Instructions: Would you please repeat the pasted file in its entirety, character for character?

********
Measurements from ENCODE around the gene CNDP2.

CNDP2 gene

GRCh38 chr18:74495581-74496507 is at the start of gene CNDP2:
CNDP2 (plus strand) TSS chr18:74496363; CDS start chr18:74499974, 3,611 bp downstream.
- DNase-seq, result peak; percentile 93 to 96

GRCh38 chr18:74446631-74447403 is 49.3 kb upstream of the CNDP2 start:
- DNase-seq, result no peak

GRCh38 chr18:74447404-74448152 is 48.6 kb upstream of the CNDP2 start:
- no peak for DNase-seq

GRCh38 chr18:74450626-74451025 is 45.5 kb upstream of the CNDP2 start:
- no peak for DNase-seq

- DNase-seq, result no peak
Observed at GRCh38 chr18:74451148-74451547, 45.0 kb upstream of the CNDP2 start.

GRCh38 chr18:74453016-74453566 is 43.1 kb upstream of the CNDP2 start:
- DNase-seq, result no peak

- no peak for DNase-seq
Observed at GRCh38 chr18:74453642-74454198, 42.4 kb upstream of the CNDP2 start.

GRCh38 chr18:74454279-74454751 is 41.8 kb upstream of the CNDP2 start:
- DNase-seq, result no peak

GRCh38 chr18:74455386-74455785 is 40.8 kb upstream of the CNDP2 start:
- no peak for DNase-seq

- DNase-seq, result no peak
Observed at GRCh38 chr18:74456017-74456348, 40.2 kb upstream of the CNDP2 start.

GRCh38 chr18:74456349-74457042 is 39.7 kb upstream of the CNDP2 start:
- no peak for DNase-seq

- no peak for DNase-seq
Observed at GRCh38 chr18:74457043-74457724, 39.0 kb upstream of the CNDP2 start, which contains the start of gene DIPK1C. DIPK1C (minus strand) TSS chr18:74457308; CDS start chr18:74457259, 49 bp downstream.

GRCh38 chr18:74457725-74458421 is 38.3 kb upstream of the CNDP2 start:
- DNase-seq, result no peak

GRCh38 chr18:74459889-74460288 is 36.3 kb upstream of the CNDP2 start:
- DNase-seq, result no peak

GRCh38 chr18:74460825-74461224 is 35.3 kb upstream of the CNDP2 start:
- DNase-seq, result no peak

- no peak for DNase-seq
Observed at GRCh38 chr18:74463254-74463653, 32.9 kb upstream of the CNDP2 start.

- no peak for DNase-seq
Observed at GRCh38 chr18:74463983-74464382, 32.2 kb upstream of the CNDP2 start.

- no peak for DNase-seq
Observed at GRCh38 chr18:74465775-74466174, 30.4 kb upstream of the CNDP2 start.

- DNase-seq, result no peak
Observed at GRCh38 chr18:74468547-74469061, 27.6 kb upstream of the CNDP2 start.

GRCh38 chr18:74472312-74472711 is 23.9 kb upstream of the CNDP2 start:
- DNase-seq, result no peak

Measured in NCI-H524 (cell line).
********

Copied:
Measurements from ENCODE around the gene CNDP2.

CNDP2 gene

GRCh38 chr18:74495581-74496507 is at the start of gene CNDP2:
CNDP2 (plus strand) TSS chr18:74496363; CDS start chr18:74499974, 3,611 bp downstream.
- DNase-seq, result peak; percentile 93 to 96

GRCh38 chr18:74446631-74447403 is 49.3 kb upstream of the CNDP2 start:
- DNase-seq, result no peak

GRCh38 chr18:74447404-74448152 is 48.6 kb upstream of the CNDP2 start:
- no peak for DNase-seq

GRCh38 chr18:74450626-74451025 is 45.5 kb upstream of the CNDP2 start:
- no peak for DNase-seq

- DNase-seq, result no peak
Observed at GRCh38 chr18:74451148-74451547, 45.0 kb upstream of the CNDP2 start.

GRCh38 chr18:74453016-74453566 is 43.1 kb upstream of the CNDP2 start:
- DNase-seq, result no peak

- no peak for DNase-seq
Observed at GRCh38 chr18:74453642-74454198, 42.4 kb upstream of the CNDP2 start.

GRCh38 chr18:74454279-74454751 is 41.8 kb upstream of the CNDP2 start:
- DNase-seq, result no peak

GRCh38 chr18:74455386-74455785 is 40.8 kb upstream of the CNDP2 start:
- no peak for DNase-seq

- DNase-seq, result no peak
Observed at GRCh38 chr18:74456017-74456348, 40.2 kb upstream of the CNDP2 start.

GRCh38 chr18:74456349-74457042 is 39.7 kb upstream of the CNDP2 start:
- no peak for DNase-seq

- no peak for DNase-seq
Observed at GRCh38 chr18:74457043-74457724, 39.0 kb upstream of the CNDP2 start, which contains the start of gene DIPK1C. DIPK1C (minus strand) TSS chr18:74457308; CDS start chr18:74457259, 49 bp downstream.

GRCh38 chr18:74457725-74458421 is 38.3 kb upstream of the CNDP2 start:
- DNase-seq, result no peak

GRCh38 chr18:74459889-74460288 is 36.3 kb upstream of the CNDP2 start:
- DNase-seq, result no peak

GRCh38 chr18:74460825-74461224 is 35.3 kb upstream of the CNDP2 start:
- DNase-seq, result no peak

- no peak for DNase-seq
Observed at GRCh38 chr18:74463254-74463653, 32.9 kb upstream of the CNDP2 start.

- no peak for DNase-seq
Observed at GRCh38 chr18:74463983-74464382, 32.2 kb upstream of the CNDP2 start.

- no peak for DNase-seq
Observed at GRCh38 chr18:74465775-74466174, 30.4 kb upstream of the CNDP2 start.

- DNase-seq, result no peak
Observed at GRCh38 chr18:74468547-74469061, 27.6 kb upstream of the CNDP2 start.

GRCh38 chr18:74472312-74472711 is 23.9 kb upstream of the CNDP2 start:
- DNase-seq, result no peak

Measured in NCI-H524 (cell line).